GorT is a manager of 20+ software engineers in two different cities in the United States. GorT has been in the software industry for 20+ years and this group is one of the highest performing and talented teams he’s seen – both in competitors, partners and within companies at which he’s worked.
Having said that, many of the developers are in the millennial generation and have expressed opinions that lead me to believe that the instant gratification culture that they grew up in has set a level of expectations that is unreasonable and, frankly, dangerous. These behaviors range from salary expectations to people departing in order to chase making millions by pushing out the next “Yo!” app on the iTunes App Store.
I wonder if they have an appreciation of the numbers involved here. There are some infamous questions that companies like Google ask (or used to ask) in their interviewing process that go something like, “How many piano tuners are there in the United States?” In that vein, how many developers are there in the United States? The IDC recently estimated that there are 18,539,000 software developers in the world with 19.2% or about 3.5 million in the United States. Even if you took the top 10% of those as the cream of the crop (and consider yourself one of them) who can knock out great apps that will land them a fortune, you’re competing with 349,999 others for that chance. While that’s better odds than a lottery ticket. But wait, there’s more. A study shows that 50% of the revenue from apps in the iTunes Store (at least a few years ago) was collected by 25 game companies. So that payout might be a little harder to reach. Forbes shows that in 2012, $5B was paid out to developers of apps on the store. Factoring out 50% to those game companies, that leaves $2.5B for the rest. Forbes continues in the article and concludes that, for Apple apps, the average developer payout is $21,276 (The Google apps and Microsoft apps fare worse).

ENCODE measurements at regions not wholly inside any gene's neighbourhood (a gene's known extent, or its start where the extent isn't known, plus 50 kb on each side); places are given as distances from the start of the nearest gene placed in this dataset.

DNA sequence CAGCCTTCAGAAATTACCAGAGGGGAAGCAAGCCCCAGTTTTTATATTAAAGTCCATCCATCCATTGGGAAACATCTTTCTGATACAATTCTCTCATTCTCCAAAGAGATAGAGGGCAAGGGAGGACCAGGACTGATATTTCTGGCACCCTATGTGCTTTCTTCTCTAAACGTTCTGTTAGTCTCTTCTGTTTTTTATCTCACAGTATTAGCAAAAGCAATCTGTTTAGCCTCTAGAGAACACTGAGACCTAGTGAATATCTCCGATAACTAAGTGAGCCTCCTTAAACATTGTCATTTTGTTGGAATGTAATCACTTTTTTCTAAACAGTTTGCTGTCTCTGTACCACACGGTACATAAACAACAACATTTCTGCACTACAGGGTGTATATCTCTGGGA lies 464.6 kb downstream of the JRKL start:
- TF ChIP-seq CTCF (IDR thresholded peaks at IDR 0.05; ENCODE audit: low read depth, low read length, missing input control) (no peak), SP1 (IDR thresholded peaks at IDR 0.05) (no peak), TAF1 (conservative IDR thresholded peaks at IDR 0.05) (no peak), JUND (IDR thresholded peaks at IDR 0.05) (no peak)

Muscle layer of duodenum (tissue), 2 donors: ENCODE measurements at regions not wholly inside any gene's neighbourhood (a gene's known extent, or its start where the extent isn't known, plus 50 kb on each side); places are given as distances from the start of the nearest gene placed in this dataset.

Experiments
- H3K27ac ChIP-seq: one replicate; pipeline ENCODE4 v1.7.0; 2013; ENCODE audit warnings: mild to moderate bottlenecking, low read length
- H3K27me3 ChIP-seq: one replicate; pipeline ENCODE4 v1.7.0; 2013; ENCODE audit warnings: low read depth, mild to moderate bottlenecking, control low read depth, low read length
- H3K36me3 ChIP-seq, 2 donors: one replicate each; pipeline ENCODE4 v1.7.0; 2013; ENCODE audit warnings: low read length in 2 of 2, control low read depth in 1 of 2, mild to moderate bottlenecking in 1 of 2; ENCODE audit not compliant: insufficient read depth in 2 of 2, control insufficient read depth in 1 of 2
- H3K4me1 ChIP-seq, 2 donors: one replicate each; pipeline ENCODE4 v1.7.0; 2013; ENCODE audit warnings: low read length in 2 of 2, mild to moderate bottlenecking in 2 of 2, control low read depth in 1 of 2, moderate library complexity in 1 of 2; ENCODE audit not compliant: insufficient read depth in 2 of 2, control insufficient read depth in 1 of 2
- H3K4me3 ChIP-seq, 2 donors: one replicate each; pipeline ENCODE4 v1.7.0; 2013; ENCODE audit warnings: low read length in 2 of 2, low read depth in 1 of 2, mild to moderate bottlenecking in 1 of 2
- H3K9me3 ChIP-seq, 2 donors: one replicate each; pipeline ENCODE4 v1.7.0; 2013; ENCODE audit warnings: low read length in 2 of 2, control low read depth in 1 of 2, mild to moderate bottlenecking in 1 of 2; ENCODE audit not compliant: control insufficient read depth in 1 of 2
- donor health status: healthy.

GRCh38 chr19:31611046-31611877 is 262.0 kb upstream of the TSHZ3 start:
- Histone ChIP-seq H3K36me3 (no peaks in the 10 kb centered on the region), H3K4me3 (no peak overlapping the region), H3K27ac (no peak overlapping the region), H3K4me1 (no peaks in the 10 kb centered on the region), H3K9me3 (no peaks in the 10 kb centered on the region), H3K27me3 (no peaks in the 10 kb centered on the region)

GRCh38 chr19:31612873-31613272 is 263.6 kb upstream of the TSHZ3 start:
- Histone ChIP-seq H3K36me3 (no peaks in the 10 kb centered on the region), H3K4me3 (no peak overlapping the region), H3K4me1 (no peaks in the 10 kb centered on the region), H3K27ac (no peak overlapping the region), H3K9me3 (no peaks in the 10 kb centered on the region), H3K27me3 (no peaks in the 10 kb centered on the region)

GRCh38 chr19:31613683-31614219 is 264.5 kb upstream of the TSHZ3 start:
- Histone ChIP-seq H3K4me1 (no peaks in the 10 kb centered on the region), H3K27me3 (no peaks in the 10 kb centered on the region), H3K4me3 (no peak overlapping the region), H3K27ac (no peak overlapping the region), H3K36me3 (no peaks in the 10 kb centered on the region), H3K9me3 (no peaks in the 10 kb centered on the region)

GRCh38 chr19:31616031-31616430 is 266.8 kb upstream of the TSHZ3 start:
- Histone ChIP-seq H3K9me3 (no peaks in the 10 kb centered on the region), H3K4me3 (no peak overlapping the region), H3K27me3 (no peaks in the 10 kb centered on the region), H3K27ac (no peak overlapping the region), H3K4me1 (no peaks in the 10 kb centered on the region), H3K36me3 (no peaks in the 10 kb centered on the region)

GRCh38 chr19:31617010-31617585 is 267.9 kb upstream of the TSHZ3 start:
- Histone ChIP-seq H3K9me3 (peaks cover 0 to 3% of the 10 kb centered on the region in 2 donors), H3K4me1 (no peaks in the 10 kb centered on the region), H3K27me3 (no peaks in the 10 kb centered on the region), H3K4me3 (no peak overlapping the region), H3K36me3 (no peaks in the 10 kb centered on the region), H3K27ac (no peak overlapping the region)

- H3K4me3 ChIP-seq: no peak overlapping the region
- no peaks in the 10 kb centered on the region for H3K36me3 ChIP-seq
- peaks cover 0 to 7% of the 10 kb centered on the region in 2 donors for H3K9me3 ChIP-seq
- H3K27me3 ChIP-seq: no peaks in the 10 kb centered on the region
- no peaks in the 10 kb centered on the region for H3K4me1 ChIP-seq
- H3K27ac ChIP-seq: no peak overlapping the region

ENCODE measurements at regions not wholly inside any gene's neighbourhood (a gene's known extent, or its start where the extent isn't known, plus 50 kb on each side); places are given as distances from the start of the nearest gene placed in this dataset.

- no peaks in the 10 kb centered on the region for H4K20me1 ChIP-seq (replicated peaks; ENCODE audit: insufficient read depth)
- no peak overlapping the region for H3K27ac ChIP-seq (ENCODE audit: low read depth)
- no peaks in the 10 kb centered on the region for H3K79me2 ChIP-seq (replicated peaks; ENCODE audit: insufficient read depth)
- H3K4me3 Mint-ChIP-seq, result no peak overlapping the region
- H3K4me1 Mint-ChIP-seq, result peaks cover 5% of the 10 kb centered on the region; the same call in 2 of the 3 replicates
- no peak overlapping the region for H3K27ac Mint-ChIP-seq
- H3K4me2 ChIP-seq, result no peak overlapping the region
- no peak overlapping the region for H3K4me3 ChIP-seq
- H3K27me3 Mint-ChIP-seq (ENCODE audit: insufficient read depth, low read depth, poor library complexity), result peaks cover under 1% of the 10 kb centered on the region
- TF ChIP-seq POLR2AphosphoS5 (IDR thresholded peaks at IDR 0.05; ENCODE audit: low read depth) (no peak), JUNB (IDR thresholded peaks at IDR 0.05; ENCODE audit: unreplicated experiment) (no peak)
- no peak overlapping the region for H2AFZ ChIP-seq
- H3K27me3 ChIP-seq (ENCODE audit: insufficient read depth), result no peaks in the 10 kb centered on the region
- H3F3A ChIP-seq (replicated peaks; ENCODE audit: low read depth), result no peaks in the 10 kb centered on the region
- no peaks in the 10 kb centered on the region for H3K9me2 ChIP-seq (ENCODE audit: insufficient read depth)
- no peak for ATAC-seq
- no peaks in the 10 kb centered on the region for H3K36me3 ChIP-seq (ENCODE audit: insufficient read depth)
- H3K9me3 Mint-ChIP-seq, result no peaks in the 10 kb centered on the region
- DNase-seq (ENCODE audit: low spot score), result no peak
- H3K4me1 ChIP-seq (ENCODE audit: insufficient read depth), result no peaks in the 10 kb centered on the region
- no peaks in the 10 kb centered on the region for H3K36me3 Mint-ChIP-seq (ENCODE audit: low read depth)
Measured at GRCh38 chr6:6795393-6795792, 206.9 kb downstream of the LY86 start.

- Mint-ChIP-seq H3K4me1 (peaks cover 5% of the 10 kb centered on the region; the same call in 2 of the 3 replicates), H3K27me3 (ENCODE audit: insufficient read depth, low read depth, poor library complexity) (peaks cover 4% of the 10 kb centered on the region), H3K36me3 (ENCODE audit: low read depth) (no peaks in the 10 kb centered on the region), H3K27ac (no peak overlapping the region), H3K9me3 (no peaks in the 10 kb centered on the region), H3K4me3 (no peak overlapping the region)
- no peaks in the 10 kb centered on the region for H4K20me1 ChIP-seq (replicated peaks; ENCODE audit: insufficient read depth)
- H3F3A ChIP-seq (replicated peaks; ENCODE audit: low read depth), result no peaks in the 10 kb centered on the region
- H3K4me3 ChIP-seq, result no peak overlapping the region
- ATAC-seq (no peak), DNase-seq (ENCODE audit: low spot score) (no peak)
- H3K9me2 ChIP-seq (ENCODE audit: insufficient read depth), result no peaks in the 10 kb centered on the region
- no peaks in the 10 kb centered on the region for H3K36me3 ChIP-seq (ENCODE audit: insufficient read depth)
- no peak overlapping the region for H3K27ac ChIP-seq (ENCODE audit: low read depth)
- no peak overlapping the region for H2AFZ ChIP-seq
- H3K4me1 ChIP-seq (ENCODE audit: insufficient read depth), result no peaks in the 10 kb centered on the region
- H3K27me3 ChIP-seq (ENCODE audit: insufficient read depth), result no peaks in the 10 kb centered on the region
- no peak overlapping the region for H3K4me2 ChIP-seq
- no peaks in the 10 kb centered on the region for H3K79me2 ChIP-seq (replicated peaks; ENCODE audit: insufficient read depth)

GorT suspects that the app development market is getting diluted and the chance of being that one major hit (i.e. Angry Birds*) by a single developer is a pipe dream at best. The numbers show that working at a decent software development firm pulling down anywhere from three to ten times that average payout – depending on years of experience, market, etc. – is a much better opportunity.
Although you could buy a lottery ticket on the way home too.
GorT is an eight-foot-tall robot from the 51ˢᵗ Century who routinely time-travels to steal expensive technology from the future and return it to the past for retroinvention. The profits from this pay all the Gormogons’ bills, including subsidizing this website. Some of the products he has introduced from the future include oven mitts, the Guinness widget, Oxy-Clean, and Dr. Pepper. Due to his immense cybernetic brain, GorT is able to produce a post in 0.023 seconds and research it in even less time. Only ’Puter spends less time on research. GorT speaks entirely in zeros and ones, but occasionally throws in a ڭ to annoy the Volgi. He is a massive proponent of science, technology, and energy development, and enjoys nothing more than taking the Czar’s more interesting scientific theories, going into the past, publishing them as his own, and then returning to take credit for them. He is the only Gormogon who is capable of doing math. Possessed of incredible strength, he understands the awesome responsibility that follows and only uses it to hurt people.